An estimated 350 million people worldwide have depression. There has been great debate over the years of how best to treat depression, are non-medication based therapies best? Or do antidepressants actually work?
The meta-analysis published recently in The Lancet, looked at over 500 trials including over 116,000 patients with major depressive disorder. This analysis included both placebo-controlled trials and head-to-head trials, where antidepressants were compared with other antidepressants.
During the trials, researchers found that all 21 of the most common antidepressants (that they looked at in the study) were more effective than placebo for treating acute depression in the first eight weeks of treatment.
Agomelatine and fluoxetine showed the greatest acceptability, with patients 16% and 12% less likely respectively to stop taking their medication compared to placebo. Clomipramine had the worst acceptability, with patients 30% more likely to stop taking it than placebo.
Although this paper seems to be conclusive, it by no means will the debate end. In 2008 Irving Kirsch, Associate director of the Program in Placebo Studies at Harvard Medical School, published his own meta-analysis showing antidepressants are no more effective than placebos, which included data sent by pharmaceutical companies to the Food and Drug Administration to approve various antidepressants—which Kirsch obtained through the Freedom of Information Act.
Scientists on both sides of the debate have published various meta-analyses claiming to conclusively show that antidepressants are or are not more effective than placebo—and neither accepts the other’s evidence. There have been findings that counter Kirsch’s work show antidepressants are truly effective, which Kirsch in turn rejected through his own research. The FDA demands pharmaceutical companies provide data on all the clinical trials they sponsor—including unpublished trials. “This turned out to be very important,” wrote Kirsch in a 2014 paper. “Almost half of the clinical trials sponsored by the drug companies have not been published.”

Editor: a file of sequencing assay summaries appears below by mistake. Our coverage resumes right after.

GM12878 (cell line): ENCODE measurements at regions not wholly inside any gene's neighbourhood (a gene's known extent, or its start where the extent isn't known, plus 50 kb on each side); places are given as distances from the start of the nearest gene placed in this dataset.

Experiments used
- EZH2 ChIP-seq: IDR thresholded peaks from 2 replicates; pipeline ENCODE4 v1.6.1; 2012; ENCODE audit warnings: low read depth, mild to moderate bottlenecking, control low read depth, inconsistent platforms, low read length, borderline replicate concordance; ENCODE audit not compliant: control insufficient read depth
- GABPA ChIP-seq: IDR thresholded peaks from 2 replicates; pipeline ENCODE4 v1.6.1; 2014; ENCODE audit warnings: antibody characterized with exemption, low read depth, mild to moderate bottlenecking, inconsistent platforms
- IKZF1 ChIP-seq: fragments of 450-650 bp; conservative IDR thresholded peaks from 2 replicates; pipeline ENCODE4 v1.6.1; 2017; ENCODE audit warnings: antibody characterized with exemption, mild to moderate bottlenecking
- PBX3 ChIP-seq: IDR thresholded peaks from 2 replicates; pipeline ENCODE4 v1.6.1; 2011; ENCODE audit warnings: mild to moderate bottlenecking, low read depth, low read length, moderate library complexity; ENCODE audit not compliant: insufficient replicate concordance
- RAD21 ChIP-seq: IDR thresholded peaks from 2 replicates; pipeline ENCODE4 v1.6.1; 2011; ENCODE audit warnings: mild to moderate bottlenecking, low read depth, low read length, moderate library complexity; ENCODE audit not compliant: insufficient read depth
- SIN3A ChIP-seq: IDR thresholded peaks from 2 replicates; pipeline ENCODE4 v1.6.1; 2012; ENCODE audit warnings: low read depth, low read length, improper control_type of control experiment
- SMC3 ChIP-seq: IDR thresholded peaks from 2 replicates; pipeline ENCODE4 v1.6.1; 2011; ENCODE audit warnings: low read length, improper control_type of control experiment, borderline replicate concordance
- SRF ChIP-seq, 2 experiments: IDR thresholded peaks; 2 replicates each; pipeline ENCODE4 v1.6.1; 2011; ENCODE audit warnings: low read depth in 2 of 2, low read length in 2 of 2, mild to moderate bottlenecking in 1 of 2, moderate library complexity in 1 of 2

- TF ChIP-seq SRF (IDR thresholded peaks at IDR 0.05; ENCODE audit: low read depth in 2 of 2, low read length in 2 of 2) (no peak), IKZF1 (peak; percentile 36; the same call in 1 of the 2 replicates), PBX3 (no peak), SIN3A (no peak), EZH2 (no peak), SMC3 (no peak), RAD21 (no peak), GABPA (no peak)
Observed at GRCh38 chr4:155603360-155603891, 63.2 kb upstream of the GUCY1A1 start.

There is also the issue of longevity. The recent meta-analysis only looks at the first eight weeks and whilst this shows that antidepressants produce strong results in the short-term. Studies have shown that non-medication based treatment options have a better effect in the longer-term.
RCGP chair Professor Helen Stokes-Lampard said: ‘This research should reassure patients who are taking or are contemplating commencing antidepressants, and the doctors that prescribe them, that they are an effective treatment for depression in the short-term.
‘Although antidepressants are of proven benefit – as this study shows – no doctor wants their patients to become reliant on medication so where possible, GPs will explore alternative treatments, such as talking therapies or CBT, which can be of great benefit for some patients.’